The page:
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Presented By: U-M Industrial & Operations Engineering

899 Seminar Series: Jamie Gorman, Arizona State University

A Generalizable Approach for Measuring Coordination Dynamics and Performance in Human-Autonomy Teams

Seminar Seminar
 Kenny Eliason on Unsplash
Bio: Dr. Jamie C. Gorman, Ph.D. is a Professor in Human Systems Engineering and Deputy Director of the Center for Human Artificial Intelligence and Robot Teaming (CHART) at Arizona State University and Senior Research Personnel with the NSF Institute for Student-AI Teaming at the University of Colorado. Dr. Gorman’s research focuses on dynamical systems and computational models of team coordination. His research is conducted in complex sociotechnical environments, including medical, space, military, educational, and sports settings, focusing on building generalizable models, metrics, and measurement systems. Dr. Gorman’s research has been funded by DoD, NSF, and industry partners. He is a member of the Human Factors and Ergonomics Society and serves on the editorial boards of Human Factors and the Journal of Experimental Psychology: Applied.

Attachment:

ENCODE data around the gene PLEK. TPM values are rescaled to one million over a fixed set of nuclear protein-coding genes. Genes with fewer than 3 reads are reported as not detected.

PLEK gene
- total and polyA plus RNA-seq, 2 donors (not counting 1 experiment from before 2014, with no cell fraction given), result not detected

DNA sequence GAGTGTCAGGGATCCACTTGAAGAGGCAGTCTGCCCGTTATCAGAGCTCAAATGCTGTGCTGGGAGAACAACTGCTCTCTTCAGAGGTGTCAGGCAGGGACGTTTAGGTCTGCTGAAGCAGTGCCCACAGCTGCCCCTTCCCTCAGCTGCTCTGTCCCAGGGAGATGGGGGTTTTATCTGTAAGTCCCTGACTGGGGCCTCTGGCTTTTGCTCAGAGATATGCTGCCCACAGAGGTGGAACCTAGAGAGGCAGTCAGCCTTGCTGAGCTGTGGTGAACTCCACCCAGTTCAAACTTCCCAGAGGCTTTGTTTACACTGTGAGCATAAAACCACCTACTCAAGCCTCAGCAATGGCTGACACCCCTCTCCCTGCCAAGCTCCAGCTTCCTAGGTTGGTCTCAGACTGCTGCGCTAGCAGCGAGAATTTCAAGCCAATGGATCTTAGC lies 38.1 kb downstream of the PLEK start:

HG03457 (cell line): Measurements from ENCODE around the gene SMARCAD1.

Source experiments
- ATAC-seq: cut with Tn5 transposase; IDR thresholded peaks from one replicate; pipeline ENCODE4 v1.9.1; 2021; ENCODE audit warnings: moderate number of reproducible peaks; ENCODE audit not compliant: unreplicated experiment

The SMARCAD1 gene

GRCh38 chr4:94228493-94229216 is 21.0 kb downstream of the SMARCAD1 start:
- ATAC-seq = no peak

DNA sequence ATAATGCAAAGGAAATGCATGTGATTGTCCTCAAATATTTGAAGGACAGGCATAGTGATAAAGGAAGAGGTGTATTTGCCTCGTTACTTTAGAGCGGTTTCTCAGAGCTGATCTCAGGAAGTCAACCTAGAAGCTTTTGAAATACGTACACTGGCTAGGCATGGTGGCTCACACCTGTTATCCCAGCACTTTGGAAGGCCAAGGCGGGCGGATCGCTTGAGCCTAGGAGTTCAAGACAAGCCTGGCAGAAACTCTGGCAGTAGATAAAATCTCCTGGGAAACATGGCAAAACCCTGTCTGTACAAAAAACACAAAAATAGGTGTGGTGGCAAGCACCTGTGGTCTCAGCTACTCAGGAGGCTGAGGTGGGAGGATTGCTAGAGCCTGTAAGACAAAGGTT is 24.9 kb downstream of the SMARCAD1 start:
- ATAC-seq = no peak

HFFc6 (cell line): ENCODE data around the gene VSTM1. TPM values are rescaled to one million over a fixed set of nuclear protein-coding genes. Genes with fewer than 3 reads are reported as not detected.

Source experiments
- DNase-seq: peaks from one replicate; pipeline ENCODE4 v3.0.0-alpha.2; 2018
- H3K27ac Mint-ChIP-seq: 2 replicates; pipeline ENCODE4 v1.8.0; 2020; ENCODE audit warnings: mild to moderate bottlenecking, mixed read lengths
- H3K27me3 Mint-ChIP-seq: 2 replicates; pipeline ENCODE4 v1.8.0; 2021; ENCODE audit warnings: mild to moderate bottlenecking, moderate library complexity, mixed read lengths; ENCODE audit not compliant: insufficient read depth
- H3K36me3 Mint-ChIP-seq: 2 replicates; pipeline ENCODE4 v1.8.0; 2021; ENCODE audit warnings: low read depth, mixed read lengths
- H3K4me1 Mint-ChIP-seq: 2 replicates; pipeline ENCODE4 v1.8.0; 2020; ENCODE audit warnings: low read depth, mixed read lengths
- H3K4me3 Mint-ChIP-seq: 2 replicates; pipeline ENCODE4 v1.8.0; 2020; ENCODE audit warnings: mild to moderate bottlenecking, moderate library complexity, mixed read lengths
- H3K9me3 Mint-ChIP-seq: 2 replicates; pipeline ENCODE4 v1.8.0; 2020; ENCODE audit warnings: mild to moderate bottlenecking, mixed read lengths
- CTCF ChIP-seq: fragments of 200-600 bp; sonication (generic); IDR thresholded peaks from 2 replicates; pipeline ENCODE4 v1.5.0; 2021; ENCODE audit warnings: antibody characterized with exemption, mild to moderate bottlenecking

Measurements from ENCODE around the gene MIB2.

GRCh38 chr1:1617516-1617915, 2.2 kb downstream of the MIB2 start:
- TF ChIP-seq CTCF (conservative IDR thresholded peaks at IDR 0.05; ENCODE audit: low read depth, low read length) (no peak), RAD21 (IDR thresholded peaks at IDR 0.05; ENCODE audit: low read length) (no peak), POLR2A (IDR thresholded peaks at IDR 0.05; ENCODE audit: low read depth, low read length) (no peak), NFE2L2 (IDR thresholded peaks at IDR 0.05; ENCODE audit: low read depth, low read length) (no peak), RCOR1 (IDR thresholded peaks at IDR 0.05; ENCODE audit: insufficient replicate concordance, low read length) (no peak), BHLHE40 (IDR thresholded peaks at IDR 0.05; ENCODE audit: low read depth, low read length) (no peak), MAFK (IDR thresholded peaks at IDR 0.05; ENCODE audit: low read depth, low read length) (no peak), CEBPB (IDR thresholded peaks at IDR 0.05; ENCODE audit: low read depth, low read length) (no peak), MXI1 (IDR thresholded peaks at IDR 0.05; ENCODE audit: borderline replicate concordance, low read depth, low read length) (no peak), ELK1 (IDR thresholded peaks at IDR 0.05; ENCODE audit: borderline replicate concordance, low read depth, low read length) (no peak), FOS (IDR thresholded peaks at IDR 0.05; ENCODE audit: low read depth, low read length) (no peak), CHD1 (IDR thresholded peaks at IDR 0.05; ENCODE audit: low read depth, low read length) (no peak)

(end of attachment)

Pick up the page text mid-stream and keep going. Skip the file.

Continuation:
Abstract: Human-autonomy teams operating in dynamic (“perturbed”) environments primarily interact across human and machine elements. However, most measurements are subjective, involving observer ratings and survey responses (e.g., trust; influence; autonomy), and there is a need for theoretically grounded, objective, and metrics of real-time human-machine coordination states. This talk presents generalizable objective measurement systems for measuring the dynamic spread of trust and distrust through influence, quantifying team resilience to automation and autonomy failures, and AI-supported collaborative learning in K -12 education. The practical deployment of measurement frameworks in dashboards and machine learning agents will be discussed.

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